Concordia University of Edmonton faculty association could be first in Alberta to strike
University says its primary goal is reaching a fair and equitable collective agreement
Concordia University of Edmonton's faculty association could be the first in Alberta to go on strike.
The Concordia University of Edmonton Faculty Association (CUEFA), which represents 81 full-time professors, librarians, placement coordinators and lab instructors, has been negotiating a new collective agreement with the university since the spring.
A strike authorization vote on December 1 saw 90 per cent support a strike, with about 95 per cent of the association's members participating in the vote.
The results mean the association could choose to strike anytime within 120 days.
"We obviously want to minimize the harm to the students, but at the same time, we do have to stand up for our own health and we do have to stand up for our own working conditions," CUEFA interim president Glynis Price told CBC News on Monday.
According to Price, the university has been approved to lockout staff, should they choose to do so. In the case of a strike or a lockout, 72 hours notice is required.
An emailed statement from the university said it has a primary goal of reaching a fair and equitable collective agreement with the association and to avoid any disruptions.
"We are hopeful that ongoing negotiations will achieve a reasonable and mutually beneficial agreement as soon as possible," the statement said.
'Highly unusual' workload
Price said the faculty association's biggest point of disagreement with the university pertains to workload.
In negotiations, she said, the university offered a "highly unusual" workload that reduced the number of courses some teachers would have to teach by one, but increased research expectations for everyone.
Price said higher teaching loads are common at colleges and undergraduate-focused universities, but Concordia is in the process of transitioning to a research institution.
The association is also concerned about job security, in particular, language in the university's proposal on discipline that would allow faculty members to be disciplined without cause.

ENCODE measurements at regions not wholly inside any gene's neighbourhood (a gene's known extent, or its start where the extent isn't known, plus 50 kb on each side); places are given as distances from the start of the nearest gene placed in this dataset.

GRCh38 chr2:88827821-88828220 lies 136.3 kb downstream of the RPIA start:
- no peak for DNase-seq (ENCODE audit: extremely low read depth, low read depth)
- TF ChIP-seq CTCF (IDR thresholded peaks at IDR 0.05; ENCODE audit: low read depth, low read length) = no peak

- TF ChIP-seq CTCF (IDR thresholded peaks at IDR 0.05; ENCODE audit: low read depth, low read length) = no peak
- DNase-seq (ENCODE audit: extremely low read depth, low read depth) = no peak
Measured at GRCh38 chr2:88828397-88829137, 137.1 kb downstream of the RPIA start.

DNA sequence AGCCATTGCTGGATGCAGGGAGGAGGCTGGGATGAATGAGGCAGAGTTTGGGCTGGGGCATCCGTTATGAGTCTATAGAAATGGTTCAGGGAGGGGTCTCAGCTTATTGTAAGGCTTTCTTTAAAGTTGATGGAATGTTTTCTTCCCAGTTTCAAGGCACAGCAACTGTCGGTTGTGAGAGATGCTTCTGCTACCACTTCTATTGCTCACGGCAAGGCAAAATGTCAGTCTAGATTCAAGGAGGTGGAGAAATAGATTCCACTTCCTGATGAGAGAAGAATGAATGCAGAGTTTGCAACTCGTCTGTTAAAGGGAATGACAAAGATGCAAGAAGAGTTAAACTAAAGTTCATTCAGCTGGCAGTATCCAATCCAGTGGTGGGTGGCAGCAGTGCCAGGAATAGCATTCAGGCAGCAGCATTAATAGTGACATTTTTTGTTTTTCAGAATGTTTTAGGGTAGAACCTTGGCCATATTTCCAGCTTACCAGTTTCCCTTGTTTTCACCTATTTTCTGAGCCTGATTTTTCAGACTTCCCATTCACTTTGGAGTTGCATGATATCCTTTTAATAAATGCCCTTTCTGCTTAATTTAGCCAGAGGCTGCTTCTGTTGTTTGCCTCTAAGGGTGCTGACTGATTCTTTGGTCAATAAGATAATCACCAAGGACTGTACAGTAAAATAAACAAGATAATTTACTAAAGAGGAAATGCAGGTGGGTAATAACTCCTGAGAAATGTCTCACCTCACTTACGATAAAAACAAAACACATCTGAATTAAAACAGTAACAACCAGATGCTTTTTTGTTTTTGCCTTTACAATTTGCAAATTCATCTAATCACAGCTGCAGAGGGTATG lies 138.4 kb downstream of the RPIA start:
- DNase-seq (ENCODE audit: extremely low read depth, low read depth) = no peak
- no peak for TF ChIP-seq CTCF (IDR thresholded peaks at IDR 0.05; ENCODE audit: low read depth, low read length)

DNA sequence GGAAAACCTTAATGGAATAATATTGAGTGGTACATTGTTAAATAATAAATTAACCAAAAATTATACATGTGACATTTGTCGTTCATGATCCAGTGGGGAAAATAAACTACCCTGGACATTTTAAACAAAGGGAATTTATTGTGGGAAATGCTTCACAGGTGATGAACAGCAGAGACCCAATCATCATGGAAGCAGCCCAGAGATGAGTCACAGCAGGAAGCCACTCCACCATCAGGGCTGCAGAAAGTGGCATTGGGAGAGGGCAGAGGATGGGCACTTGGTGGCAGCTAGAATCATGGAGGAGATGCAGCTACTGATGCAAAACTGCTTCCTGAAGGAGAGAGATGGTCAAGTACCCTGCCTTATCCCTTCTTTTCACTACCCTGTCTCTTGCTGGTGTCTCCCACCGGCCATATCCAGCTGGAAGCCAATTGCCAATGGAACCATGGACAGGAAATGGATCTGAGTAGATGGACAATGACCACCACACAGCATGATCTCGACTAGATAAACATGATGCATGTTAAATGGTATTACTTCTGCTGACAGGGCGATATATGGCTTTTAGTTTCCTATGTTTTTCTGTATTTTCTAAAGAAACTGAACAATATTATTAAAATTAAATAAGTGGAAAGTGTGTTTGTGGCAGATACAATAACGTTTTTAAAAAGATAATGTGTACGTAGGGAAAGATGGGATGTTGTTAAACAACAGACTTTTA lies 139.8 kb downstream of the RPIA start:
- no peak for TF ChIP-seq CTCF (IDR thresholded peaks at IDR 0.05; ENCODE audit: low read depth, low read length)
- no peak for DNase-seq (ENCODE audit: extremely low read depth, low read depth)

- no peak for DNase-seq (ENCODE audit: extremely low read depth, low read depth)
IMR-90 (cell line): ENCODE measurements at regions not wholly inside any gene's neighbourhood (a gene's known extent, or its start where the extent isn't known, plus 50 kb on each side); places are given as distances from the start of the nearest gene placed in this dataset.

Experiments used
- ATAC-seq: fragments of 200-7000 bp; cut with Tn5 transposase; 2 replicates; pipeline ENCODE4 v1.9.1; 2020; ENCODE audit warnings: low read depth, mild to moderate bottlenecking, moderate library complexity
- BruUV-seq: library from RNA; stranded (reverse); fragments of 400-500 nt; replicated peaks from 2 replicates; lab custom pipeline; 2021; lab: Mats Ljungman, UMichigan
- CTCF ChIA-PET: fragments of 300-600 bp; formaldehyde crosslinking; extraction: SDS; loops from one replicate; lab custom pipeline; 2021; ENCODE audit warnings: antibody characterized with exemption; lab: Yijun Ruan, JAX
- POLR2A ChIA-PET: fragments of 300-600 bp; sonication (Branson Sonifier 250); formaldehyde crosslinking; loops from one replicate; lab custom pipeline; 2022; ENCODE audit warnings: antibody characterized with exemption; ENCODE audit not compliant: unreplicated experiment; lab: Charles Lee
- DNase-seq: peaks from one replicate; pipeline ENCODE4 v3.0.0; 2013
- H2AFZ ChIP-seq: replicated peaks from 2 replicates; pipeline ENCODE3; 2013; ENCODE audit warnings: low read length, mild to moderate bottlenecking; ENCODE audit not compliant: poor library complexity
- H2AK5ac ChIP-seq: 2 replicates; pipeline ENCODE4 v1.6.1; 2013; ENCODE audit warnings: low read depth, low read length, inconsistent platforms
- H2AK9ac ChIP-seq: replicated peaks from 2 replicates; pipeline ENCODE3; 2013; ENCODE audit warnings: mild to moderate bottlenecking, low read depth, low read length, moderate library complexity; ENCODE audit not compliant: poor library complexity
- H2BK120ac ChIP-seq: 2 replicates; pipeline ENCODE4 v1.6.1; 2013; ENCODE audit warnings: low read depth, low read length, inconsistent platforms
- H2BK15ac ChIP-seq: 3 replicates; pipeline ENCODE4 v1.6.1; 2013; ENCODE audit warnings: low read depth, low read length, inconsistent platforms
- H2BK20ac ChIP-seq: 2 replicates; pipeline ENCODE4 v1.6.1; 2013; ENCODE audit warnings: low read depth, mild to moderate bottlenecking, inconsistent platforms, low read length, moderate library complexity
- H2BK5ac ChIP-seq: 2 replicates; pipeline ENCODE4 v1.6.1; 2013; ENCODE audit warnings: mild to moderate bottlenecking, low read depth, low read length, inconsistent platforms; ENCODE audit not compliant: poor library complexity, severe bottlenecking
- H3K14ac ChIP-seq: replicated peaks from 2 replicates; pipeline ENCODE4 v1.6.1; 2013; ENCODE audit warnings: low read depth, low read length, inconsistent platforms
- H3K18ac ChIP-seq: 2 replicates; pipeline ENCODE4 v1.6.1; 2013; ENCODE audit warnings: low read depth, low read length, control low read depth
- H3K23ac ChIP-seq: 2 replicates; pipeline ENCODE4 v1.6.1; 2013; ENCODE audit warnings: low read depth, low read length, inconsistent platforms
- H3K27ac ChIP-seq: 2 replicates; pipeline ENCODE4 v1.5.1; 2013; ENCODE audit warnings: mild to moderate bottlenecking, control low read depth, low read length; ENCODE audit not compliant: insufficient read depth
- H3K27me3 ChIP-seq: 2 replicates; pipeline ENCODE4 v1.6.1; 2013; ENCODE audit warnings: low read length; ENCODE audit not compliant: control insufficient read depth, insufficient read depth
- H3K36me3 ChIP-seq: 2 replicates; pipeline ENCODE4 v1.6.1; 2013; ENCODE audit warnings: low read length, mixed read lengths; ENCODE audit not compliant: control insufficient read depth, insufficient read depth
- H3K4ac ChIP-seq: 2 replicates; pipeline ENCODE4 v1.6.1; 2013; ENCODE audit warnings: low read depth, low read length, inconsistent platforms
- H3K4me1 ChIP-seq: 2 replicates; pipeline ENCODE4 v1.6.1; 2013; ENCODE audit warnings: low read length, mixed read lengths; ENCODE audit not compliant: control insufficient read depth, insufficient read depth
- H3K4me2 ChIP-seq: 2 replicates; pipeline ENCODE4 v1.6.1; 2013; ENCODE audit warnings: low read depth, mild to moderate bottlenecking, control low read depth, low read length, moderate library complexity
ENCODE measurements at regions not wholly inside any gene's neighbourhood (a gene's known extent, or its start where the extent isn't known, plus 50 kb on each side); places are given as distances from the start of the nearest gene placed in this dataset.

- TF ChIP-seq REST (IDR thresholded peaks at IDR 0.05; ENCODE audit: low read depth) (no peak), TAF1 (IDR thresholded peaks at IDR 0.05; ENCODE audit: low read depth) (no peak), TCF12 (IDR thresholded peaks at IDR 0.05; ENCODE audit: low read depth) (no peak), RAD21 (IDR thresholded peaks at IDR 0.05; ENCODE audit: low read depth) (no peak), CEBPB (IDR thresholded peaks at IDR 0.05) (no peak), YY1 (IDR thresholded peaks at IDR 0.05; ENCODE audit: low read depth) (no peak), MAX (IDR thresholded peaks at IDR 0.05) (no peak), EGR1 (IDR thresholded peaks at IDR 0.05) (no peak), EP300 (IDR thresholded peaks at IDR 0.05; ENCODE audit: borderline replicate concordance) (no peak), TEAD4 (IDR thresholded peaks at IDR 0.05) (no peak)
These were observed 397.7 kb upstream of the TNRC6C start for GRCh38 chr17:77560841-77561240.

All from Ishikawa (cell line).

On its collective bargaining website, the university said the parties disagree over "relatively minor" adjustments about faculty discipline and the school "expects this item will be fairly easily resolved."
Regarding workload, the university said a mediator suggested the two sides continue bargaining.
The right to strike
Bob Barnetson, a labour relations professor at Athabasca University, said faculty strikes in other provinces have proven to be effective at putting pressure on post-secondary institutions.
They typically last no more than six weeks, he said, "at which point, employers cave and give up more than they had originally hoped to."
Faculty associations did not have the right to strike until the Alberta government passed a 2017 bill that moved faculty collective bargaining under the Labour Relations Code.
Concordia may be the first faculty association to vote in favour of a strike mandate since the bill was passed, but Barnetson said other universities, including the University of Alberta, the University of Lethbridge and Mount Royal University, could also be headed in that direction.
Barnetson, who is involved in the collective bargaining process at his own institution, said the Concordia faculty association's workload claim is reasonable.
He said professors at research universities typically teach fewer courses to make up for their research and administrative responsibilities.
A strike could happen at any time, so long as the association gives the school at least 72 hours notice, but he said it would be more advantageous for the union to wait until students are in class again in the new year.
'Students are nervous'
James Wakelin, president of the Concordia Students' Association, said he has received letters and emails from students, departments and faculty members about the dispute.
He said in general, students support the faculty, but a strike would interrupt their education and could derail graduating students' plans.
"I know lots of students are nervous and a little frightened for the next semester," he said.
Price said she understands students' worries, but if teachers are stressed and burned out, that will also affect students' learning environment.